Laura: One of the most difficult things I do in animation is to get the character to walk. You seem to manage this quite easily. How did you do it?
Joanna: Well, walk cycles aren't easy. They're actually some of the most difficult things to animate because there is a veritable ballet of secondary motion and response actions in every frame of a good walk cycle. The secondary characters walk cycles in Juxtaposer were admittedly limited animation (I had some time constraints and had to cut corners) but I'm flattered that you liked them. I just tried to simplify the action as much as possible without losing the appeal. It was constant experimentation.

Laura: What was the most difficult thing you had to do in your animation other than hit the deadlines?
Joanna: The tedious things like clean-ups, inking, scanning, and coloring. If I could make a respectable film with just rough animation, I'd do it.

Laura: You had all sorts of voices on your animation plus other helpers. Was this very much a team effort?
Joanna: I did have help with the voices (some classmates), the sound design (a friend), and the scanning/coloring process (my boyfriend). I wouldn't call it a team effort though, because I didn't delegate any responsibility. The story, design, and animation were all done by me, and I was hands-on involved in the other aspects as well. So it was an individual effort, but I had help.

Laura: What tips would you give to anyone who wanted to become an animator?
Joanna: Draw. Draw. Draw.

Laura: Are there any reasons as to why you wanted to become an animator? Do you think your full time career will be, or is, in animation?
Joanna: I like to draw cartoons. I think I always will. I'm currently employed as an animator for TV commercials.

Laura: Have you received any awards or any recognition for animating? If so what?
Joanna: Yes- I have an obnoxious list which I will cut and paste:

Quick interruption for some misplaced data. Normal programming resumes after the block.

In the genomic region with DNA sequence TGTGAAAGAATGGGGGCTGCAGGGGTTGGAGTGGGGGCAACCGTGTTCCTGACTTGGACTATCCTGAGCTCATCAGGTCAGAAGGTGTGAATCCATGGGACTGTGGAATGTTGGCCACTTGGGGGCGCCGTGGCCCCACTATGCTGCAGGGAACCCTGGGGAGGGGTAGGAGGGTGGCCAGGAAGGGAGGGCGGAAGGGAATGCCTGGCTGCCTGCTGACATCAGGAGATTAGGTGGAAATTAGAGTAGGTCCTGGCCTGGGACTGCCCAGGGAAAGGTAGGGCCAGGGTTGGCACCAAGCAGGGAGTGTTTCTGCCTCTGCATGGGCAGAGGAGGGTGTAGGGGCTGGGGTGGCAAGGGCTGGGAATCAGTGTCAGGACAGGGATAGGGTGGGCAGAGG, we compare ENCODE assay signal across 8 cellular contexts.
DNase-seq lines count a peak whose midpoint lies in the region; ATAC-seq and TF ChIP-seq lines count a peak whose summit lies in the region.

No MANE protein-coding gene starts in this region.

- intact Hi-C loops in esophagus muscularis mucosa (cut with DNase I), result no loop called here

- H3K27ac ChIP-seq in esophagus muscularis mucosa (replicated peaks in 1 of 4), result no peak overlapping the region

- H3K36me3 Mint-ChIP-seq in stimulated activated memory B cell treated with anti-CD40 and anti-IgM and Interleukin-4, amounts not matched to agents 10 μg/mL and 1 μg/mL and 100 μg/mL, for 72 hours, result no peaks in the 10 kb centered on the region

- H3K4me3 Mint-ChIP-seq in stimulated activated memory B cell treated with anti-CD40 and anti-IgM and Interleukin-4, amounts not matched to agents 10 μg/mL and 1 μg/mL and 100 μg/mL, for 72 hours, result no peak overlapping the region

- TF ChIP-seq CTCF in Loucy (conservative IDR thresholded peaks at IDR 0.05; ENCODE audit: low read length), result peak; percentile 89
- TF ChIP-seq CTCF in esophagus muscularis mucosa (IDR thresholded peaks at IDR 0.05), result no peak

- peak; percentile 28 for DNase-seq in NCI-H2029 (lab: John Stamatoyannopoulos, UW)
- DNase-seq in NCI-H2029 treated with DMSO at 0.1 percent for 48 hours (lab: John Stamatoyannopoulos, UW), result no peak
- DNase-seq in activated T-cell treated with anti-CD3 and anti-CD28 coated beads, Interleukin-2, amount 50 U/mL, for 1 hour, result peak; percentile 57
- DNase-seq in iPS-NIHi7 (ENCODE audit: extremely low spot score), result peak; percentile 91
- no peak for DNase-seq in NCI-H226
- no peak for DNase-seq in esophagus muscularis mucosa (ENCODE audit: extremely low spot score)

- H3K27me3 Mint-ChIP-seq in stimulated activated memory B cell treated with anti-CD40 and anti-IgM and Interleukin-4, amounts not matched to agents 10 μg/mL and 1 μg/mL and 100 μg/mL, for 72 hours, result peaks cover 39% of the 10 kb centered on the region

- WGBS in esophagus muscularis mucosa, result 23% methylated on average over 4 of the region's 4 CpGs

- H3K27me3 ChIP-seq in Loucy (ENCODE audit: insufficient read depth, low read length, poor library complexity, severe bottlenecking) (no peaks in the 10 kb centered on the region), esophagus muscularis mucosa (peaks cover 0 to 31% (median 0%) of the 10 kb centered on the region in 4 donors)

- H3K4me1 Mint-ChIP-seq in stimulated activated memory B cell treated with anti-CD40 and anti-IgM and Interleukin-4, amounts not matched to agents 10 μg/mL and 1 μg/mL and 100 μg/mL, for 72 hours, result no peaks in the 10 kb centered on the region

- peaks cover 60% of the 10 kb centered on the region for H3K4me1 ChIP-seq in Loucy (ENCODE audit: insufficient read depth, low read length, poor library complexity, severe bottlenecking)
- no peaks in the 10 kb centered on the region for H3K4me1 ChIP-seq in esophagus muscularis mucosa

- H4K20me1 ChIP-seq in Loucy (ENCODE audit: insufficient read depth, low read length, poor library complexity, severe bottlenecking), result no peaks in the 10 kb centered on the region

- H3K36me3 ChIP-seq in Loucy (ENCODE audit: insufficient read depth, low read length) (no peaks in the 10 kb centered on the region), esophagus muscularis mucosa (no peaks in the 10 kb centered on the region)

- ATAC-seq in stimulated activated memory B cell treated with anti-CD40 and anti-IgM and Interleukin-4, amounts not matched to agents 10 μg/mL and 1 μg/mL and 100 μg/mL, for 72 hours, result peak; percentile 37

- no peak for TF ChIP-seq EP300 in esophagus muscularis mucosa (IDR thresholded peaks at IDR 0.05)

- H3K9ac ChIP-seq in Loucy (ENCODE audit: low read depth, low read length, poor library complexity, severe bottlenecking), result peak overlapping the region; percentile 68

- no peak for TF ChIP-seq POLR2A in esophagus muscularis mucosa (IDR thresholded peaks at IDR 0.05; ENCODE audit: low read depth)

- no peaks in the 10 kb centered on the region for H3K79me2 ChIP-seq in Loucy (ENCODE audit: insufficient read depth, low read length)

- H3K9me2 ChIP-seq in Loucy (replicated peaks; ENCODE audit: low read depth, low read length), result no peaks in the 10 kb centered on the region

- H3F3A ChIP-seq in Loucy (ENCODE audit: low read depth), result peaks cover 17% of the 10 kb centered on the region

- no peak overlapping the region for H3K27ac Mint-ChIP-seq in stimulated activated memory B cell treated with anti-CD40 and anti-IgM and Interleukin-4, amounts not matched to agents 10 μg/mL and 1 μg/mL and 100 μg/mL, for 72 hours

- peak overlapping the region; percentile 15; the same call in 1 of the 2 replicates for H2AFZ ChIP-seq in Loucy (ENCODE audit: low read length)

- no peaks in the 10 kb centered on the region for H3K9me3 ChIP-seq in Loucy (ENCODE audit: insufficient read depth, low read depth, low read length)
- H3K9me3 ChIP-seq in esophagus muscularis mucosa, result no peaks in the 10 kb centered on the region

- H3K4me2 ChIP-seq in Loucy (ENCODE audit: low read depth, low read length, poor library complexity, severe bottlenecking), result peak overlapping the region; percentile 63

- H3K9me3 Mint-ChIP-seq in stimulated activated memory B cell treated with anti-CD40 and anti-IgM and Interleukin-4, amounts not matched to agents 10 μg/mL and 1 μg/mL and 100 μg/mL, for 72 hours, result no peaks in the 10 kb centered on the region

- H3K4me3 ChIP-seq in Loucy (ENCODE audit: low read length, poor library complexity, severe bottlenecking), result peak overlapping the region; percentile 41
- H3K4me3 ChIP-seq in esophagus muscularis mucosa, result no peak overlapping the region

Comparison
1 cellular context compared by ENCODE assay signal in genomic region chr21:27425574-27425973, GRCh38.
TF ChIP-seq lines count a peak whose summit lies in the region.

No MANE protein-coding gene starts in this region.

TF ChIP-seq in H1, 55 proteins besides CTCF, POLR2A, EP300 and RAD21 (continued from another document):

September Shorts Film Fest [Millville, NJ] Sept 2006 : RISING STAR AWARD
Blue Plum Animation Fest [Johnson City, TN] June 2006 : BEST STUDENT, BEST IN SHOW
Hi Mom! Film Festival [Chapel Hill, NC] June 2006 : HONORABLE MENTION
ASIFA East Animation Fest [New York, NY] May 2006: 2nd PLACE STUDENT ANIMATION
Roma Int'l Film Festival [Rome, ITALY] April 2006 : BEST SHORT ANIMATION
George Lindsay UNA Film Festival [Florence, AL] March 06 : BEST STUDENT ANIMATION
Foursite Film Festival [Ogden City, UT] [Ogden City, UT] March 2006 : BEST ANIMATION
Fargo Film Festival [Fargo, ND] March 2006 : HONORABLE MENTION
Smogdance Film Festival [Pomona, CA] Jan 2006 : HONORABLE MENTION
Zion International Film Festival [Springdale, UT] Oct 2005 : BEST ANIMATION
Angelus Awards [Hollywood, CA] Oct 2005 : FINALIST
WestFest Short Film Festival [Abilene, TX] Oct 2005 : OUTSTANDING ANIMATION AWARD San Diego Girl Film Festival [San Diego, CA] Oct 2005 : AUDIENCE CHOICE AWARD
International Family Film Festival [Santa Clarita, CA] Sept 2005 : FINALIST
Black Earth Film Festival [Galesburg, IL] Sept 2005 : BEST ANIMATION
Of course, these aren't exactly Annecy or Ottowa and I didn't even make it to the Regional Student Academy Awards, but it was more than I expected for my little film.

Laura: Are there any particular animators you particularly admire?
Joanna: Ooooh, a great many. There are the classic animation directors like Chuck Jones and his unit, Bob Clampett, Tex Avery, Ward Kimball, Freddie Moore, Norman McClaren- Today there's Glen Keane, Joanna Quinn, Don Herdzfelt, Pat Smith, Bill Plympton, and basically anyone industrious to complete a film has my admiration as well.

Laura: Have you any other animations being prepared?
Joanna: I do - I was commissioned to animate the main title to a sketch comedy show on the BBC. Actually - I should be working on it right now. It’s a beast of a deadline and I've had a block for the past....erhm, three months.

Laura: Have you got a photograph or image of yourself I can use to illustrate the interview?
Joanna: Here’s the headshot I used for the festival stuff. Thanks again for these great questions! I feel so important now.

Laura: You feel important! I feel honoured to have all my questions answered so quickly. Working for our own BBC! We are impressed.

Joanna’s website is

1 comment: